Classical music BFFs: What composers were the best buddies?

by Jay Gabler, Minnesota Public Radio
December 13, 2013

ST. PAUL, Minn. — In the abbreviated parlance of youth, a "BFF" is a "Best Friend Forever." Though BFFs may — ironically — change, your BFF of the moment is the person you feel closest to, the one who really gets you.

Friendships have helped to sustain and inspire composers for centuries. Who among repertoire composers were the best BFFs? Here are three pairs that might qualify.

Mozart and Haydn. In 1781, the 49-year-old Joseph Haydn and the 25-year-old Wolfgang Amadeus Mozart met for the first time; despite their differences in age and temperament, they immediately became fast friends. Not only did Haydn and Mozart offer moral support to one another, their friendship was one of the most artistically fruitful in the history of music. Haydn's Russian quartets inspired a set that Mozart dedicated to Haydn, and Mozart's inspiration kept the older composer happily on his toes. "He alone has the spirit of making me smile," said Haydn, "and touching me to the bottom of my soul." At their final meeting, Mozart — who knew he was ill and correctly supposed that he would predecease his mentor and dear friend — wept.

Strauss and Mahler. In the turbulent world of turn-of-the-century European music, Richard Strauss and Gustav Mahler were close friends — or, perhaps more precisely, frenemies. "Strauss and I travel from opposite sides of the mountain," said Mahler, referring to differences of both aesthetic philosophy and personality. "One day we shall meet." Despite Mahler's metaphor, in reality the two met often, and championed each other's work. As Alex Ross recounts in The Rest is Noise, they spent the day of Strauss's epochal Salome premiere together, visiting a waterfall and lunching at an inn. Upon Mahler's death, Strauss was so devastated that he could barely speak. Mahler, Strauss said, had been both a good friend and a worthy adversary.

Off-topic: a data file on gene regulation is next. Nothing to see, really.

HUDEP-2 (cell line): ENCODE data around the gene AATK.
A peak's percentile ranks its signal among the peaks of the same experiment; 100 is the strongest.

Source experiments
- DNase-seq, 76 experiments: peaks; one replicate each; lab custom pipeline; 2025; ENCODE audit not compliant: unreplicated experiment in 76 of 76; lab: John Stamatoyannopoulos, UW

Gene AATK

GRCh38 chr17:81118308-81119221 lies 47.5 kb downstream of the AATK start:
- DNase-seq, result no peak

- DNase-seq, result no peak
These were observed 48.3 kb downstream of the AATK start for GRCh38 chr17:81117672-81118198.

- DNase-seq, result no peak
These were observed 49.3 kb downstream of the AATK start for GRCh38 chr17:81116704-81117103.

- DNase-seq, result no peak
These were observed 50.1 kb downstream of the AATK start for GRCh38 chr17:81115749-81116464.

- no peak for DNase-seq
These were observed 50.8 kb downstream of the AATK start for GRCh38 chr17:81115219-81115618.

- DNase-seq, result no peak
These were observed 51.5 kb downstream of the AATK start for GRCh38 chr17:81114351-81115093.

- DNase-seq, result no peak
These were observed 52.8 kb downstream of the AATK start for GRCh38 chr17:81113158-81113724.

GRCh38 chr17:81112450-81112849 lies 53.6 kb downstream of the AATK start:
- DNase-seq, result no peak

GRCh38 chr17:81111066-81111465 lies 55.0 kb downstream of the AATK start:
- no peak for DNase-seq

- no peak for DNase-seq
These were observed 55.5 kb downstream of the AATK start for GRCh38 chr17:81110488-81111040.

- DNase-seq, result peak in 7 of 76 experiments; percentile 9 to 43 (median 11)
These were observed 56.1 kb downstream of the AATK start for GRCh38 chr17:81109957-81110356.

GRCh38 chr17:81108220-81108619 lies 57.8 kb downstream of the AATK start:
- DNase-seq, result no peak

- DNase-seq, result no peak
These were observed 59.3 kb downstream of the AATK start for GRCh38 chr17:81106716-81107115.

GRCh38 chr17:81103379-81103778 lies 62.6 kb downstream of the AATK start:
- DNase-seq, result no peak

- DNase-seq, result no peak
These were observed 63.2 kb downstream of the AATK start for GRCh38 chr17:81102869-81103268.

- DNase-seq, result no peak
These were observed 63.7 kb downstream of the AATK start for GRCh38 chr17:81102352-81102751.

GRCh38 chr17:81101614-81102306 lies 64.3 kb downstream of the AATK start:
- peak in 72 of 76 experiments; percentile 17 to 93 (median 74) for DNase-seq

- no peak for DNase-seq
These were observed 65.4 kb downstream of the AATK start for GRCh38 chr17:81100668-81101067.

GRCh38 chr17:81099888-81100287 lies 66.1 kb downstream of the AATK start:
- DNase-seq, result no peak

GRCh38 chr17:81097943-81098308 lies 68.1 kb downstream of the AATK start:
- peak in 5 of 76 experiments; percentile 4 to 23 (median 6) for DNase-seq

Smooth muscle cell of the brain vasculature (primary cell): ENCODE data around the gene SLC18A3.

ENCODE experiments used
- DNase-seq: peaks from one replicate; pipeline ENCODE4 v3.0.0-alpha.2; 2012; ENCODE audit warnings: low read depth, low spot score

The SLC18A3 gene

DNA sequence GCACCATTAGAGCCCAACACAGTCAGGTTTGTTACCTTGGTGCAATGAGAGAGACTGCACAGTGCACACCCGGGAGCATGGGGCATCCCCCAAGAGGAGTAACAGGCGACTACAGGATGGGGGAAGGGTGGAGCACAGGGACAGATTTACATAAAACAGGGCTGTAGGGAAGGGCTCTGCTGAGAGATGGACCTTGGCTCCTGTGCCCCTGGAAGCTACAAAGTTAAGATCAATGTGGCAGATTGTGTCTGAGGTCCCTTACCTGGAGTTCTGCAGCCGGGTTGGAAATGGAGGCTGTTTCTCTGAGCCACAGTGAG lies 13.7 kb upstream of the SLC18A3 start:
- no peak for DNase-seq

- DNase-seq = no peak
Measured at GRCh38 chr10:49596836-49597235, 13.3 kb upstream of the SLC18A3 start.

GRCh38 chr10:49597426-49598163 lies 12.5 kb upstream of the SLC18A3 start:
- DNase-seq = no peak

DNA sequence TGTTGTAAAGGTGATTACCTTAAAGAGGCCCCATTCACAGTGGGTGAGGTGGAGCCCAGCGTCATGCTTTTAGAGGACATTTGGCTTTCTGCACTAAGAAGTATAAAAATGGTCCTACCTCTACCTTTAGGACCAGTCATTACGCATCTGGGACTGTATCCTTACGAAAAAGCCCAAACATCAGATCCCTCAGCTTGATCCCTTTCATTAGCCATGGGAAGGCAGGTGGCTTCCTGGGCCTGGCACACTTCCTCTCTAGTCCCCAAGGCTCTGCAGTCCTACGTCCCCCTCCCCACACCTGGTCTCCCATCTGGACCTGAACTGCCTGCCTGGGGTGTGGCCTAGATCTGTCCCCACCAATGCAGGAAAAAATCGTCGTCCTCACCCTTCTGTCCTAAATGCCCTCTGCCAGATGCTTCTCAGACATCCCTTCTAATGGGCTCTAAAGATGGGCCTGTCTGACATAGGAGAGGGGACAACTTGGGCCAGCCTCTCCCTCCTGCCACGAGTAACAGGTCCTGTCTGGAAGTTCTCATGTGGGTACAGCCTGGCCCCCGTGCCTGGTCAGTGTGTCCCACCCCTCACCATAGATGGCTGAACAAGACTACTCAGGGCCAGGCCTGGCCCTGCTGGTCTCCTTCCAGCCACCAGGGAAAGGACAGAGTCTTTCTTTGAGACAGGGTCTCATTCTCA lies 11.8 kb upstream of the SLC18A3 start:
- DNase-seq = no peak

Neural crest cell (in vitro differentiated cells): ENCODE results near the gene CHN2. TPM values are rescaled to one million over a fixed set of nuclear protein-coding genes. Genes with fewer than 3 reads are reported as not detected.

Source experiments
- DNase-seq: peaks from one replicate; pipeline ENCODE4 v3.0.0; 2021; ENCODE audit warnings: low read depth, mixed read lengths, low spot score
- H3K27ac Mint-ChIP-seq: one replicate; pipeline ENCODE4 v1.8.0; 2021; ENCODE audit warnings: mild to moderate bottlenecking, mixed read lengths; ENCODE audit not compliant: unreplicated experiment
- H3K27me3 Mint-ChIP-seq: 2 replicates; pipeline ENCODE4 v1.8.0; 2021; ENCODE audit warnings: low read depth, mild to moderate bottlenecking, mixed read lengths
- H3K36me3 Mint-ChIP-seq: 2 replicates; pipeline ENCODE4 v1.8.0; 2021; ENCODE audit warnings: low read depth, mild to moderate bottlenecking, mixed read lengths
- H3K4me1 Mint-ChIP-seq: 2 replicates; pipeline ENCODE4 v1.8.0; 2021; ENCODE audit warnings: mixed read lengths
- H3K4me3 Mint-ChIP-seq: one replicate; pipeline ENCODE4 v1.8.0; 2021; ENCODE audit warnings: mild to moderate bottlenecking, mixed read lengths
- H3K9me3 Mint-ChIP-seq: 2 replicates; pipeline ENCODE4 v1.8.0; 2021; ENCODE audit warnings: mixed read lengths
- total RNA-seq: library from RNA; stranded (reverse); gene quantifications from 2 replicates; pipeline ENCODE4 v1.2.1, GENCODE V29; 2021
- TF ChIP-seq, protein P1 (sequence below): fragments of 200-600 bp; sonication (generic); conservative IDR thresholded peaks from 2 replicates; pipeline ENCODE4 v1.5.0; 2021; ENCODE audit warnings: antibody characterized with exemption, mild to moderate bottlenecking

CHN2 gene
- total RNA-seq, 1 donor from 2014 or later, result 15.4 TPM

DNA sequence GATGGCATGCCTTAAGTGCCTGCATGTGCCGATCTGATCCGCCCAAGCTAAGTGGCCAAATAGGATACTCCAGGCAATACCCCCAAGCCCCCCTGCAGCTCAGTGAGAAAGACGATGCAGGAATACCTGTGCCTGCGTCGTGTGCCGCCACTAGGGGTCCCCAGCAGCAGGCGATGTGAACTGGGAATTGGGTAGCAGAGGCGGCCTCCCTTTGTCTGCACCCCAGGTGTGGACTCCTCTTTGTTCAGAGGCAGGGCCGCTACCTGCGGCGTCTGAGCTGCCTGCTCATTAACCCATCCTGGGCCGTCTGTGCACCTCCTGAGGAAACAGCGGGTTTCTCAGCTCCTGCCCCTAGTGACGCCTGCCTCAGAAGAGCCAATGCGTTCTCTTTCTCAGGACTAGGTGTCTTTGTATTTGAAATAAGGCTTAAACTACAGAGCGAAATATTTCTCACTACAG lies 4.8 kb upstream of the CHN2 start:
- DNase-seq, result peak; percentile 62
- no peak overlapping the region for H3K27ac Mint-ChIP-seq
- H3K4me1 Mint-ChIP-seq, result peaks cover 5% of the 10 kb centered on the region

Holst and Vaughan Williams. These two towering English composers met in 1895, when Gustav Holst was just 20 and the elder composer was in his mid-20s. Though the two had their occasional differences — Holst enjoyed playing light music in pop orchestras, some of which Ralph Vaughan Williams regarded as "trashy" — the two became lifelong friends and regarded one another as valued critics. The two, said Vaughan Williams, discussed "every subject under the sun from the lowest note of the double bassoon to the philosophy of Jude the Obscure." Holst remarked on how deeply his friend had influenced his work, and in return Vaughan Williams described Holst as the single greatest influence on his work. Fer cute.


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